Craig Pikaard earned his BS in Horticulture from Pennsylvania State University in 1980 and his PhD in Plant Physiology from Purdue University in 1985. He held research positions at Texas A&M University and the Fred Hutchinson Cancer Research Center, and spent nineteen years at Washington University in St. Louis before joining IU in 2009 as the Carlos O. Miller Chair of Plant Growth and Development.
Pikaard's groundbreaking work in epigenetics rates him "among the very best plant scientists in the world." Plant systems offer advantages over animal systems for studying epigenetics, and Craig "is without doubt at the forefront of the field." His two landmark 1997 papers, which together have been cited nearly 500 times according to Google Scholar, were the first to provide a mechanistic explanation - involving the epigenetic processes of gene silencing and DNA methylation - for the long-standing genetic puzzle known as nucleolar dominance, in which hybrid plants or animals express only one of their two sets of parental ribosomal RNA genes. Craig "has long been a leader…and has contributed more mechanistically to this field than all other labs combined."
More recently, Pikaard's group has identified and characterized two previously unknown forms of RNA polymerase that are required for gene silencing. "Pikaard is without a doubt the world leader in RNA polymerases in plants and his work has uncovered many mechanistic insights relevant across the life sciences… there are few people who have made as seminal contributions as Dr. Pikaard." This work has "vaulted him into the very top rank of international stars working in the large and hotly competitive field of epigenetics" where he is considered an "undisputed leader." The structural and functional characterization of these two novel RNA polymerases and their products and activities presents a considerable experimental challenge, and it is Craig's "unsurpassed ability to carry-out difficult and novel experiments" using approaches from biochemistry, genetics, and cell biology that has enabled him to make such outstanding progress.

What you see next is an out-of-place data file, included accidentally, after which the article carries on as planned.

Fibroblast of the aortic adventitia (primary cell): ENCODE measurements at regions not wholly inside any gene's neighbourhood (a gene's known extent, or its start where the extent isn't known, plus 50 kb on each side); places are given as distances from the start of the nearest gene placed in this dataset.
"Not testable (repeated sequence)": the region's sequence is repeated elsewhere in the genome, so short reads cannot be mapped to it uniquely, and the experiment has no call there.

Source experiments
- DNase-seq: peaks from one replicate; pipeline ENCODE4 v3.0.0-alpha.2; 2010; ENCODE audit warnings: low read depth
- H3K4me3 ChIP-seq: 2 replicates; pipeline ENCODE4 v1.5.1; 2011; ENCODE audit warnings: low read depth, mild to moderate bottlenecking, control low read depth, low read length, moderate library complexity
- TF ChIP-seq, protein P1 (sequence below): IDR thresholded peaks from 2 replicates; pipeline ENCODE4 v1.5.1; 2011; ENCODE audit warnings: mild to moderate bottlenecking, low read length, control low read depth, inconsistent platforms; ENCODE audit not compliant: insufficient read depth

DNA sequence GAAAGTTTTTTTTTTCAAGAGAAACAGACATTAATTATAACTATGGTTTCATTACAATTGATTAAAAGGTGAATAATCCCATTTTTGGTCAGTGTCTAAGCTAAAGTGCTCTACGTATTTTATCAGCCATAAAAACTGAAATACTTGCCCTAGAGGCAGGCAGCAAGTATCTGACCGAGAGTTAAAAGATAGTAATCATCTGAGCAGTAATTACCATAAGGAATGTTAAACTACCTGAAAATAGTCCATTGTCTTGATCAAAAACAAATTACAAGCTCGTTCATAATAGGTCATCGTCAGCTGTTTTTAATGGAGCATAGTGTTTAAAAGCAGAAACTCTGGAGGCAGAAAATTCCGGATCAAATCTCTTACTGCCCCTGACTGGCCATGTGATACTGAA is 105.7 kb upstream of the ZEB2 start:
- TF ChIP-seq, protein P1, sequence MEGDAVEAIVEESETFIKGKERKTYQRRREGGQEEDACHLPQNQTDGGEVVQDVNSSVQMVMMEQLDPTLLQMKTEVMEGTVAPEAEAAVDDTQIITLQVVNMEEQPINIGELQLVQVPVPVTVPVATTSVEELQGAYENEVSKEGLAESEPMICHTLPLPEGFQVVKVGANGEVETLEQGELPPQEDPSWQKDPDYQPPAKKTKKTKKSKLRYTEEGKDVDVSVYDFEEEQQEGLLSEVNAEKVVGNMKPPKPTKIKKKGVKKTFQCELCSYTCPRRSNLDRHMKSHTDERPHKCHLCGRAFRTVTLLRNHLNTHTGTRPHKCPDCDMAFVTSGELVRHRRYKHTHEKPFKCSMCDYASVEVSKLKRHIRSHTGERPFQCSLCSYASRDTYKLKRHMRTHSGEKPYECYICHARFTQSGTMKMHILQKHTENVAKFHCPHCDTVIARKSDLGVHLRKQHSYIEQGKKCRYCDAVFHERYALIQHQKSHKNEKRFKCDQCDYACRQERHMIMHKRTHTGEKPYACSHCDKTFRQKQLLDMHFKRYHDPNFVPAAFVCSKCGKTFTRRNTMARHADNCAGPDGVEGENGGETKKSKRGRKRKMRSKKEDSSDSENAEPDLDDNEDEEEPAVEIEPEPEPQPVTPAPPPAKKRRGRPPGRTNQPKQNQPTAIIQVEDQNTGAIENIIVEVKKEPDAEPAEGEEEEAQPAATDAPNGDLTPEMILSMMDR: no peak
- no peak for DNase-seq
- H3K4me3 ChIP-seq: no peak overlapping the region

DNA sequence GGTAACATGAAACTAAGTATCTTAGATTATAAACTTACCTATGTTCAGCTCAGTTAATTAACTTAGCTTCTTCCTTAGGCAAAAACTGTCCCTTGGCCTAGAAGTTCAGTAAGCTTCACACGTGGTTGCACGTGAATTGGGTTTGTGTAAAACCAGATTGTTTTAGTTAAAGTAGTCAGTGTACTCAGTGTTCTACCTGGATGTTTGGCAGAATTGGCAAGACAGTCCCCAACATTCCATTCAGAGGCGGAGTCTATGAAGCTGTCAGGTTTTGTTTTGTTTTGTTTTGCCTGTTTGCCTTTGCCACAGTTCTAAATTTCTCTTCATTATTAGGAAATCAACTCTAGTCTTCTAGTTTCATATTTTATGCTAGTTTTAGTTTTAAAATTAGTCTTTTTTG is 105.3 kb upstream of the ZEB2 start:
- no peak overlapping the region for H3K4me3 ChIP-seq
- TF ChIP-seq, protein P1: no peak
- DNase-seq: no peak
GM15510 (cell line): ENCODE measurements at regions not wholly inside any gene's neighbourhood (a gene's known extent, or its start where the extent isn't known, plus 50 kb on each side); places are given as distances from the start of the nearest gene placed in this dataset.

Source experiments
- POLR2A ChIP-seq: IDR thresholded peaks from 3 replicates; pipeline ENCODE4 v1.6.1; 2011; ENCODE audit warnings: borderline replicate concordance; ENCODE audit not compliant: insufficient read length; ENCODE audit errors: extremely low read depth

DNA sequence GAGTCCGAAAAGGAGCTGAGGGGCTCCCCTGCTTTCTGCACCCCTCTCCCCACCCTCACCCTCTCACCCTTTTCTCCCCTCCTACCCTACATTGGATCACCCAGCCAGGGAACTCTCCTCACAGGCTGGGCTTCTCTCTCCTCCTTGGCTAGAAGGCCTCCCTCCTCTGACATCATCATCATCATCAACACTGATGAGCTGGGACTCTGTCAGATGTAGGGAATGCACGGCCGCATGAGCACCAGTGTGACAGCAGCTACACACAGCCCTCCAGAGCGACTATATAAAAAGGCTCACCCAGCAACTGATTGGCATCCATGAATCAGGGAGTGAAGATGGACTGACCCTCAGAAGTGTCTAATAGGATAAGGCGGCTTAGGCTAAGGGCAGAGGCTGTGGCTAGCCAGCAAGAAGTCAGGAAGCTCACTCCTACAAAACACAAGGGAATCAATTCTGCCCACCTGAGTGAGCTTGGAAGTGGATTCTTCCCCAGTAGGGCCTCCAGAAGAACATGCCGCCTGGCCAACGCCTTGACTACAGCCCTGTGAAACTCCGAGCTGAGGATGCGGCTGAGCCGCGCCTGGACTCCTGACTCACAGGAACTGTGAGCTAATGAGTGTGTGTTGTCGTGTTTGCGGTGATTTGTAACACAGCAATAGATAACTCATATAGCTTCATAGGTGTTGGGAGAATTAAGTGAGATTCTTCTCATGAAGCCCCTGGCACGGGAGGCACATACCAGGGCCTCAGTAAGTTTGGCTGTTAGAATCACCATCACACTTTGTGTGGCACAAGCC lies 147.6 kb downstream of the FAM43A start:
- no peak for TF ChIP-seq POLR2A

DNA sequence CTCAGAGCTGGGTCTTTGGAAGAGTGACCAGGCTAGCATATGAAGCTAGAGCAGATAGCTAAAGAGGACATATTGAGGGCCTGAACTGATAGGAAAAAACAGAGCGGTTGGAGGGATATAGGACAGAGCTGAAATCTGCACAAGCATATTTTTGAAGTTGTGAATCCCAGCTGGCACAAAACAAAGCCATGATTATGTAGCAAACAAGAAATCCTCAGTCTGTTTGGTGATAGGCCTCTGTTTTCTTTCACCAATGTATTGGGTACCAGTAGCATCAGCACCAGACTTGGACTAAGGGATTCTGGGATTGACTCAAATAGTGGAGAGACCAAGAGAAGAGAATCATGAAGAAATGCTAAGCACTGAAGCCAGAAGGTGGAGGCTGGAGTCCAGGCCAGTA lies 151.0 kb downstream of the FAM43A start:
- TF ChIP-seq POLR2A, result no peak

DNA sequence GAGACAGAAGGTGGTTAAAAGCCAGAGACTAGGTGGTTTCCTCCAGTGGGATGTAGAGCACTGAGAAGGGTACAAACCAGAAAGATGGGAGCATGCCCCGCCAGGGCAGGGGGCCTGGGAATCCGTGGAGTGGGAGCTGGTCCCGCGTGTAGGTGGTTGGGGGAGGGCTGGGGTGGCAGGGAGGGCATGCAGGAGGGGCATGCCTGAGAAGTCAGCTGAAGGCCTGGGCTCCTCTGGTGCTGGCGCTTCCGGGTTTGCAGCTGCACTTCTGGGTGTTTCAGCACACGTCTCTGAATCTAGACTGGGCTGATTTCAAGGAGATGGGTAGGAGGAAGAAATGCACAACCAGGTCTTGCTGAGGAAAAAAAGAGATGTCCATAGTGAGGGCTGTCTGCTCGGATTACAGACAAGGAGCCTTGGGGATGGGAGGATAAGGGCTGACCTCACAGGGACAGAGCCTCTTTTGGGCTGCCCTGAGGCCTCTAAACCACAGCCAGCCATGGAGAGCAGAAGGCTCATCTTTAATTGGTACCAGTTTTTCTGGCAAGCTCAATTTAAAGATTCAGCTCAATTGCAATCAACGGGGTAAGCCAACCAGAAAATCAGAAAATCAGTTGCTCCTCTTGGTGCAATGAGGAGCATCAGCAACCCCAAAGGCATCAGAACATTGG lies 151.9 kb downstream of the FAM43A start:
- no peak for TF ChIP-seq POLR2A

Pikaard has received more than $10M in external research support since coming to IU and he currently holds two RO1 grants from the National Institutes of Health (few plant biologists have even a single NIH grant, and only a small fraction of these have two). Among Pikaard's many honors are the NIH National Research Service Award, Fellow of the American Association for the Advancement of Science, and his 2011 selection as one of only 15 Howard Hughes Medical Institute and Gordon and Betty Moore Foundation Plant Investigators. He has given invited lectures throughout the United States and in Holland, Italy, United Kingdom, Korea, Poland, Austria, Australia, China, Germany, Canada, Switzerland, and Argentina. At IU, Professor Pikaard has mentored 11 past and 6 current PhD students, 16 past and 5 current postdoctoral fellows, and 10 undergraduate researchers.
Pikaard received the IU Bicentennial Medal in September 2020 in recognition of his distinguished contributions to Indiana University.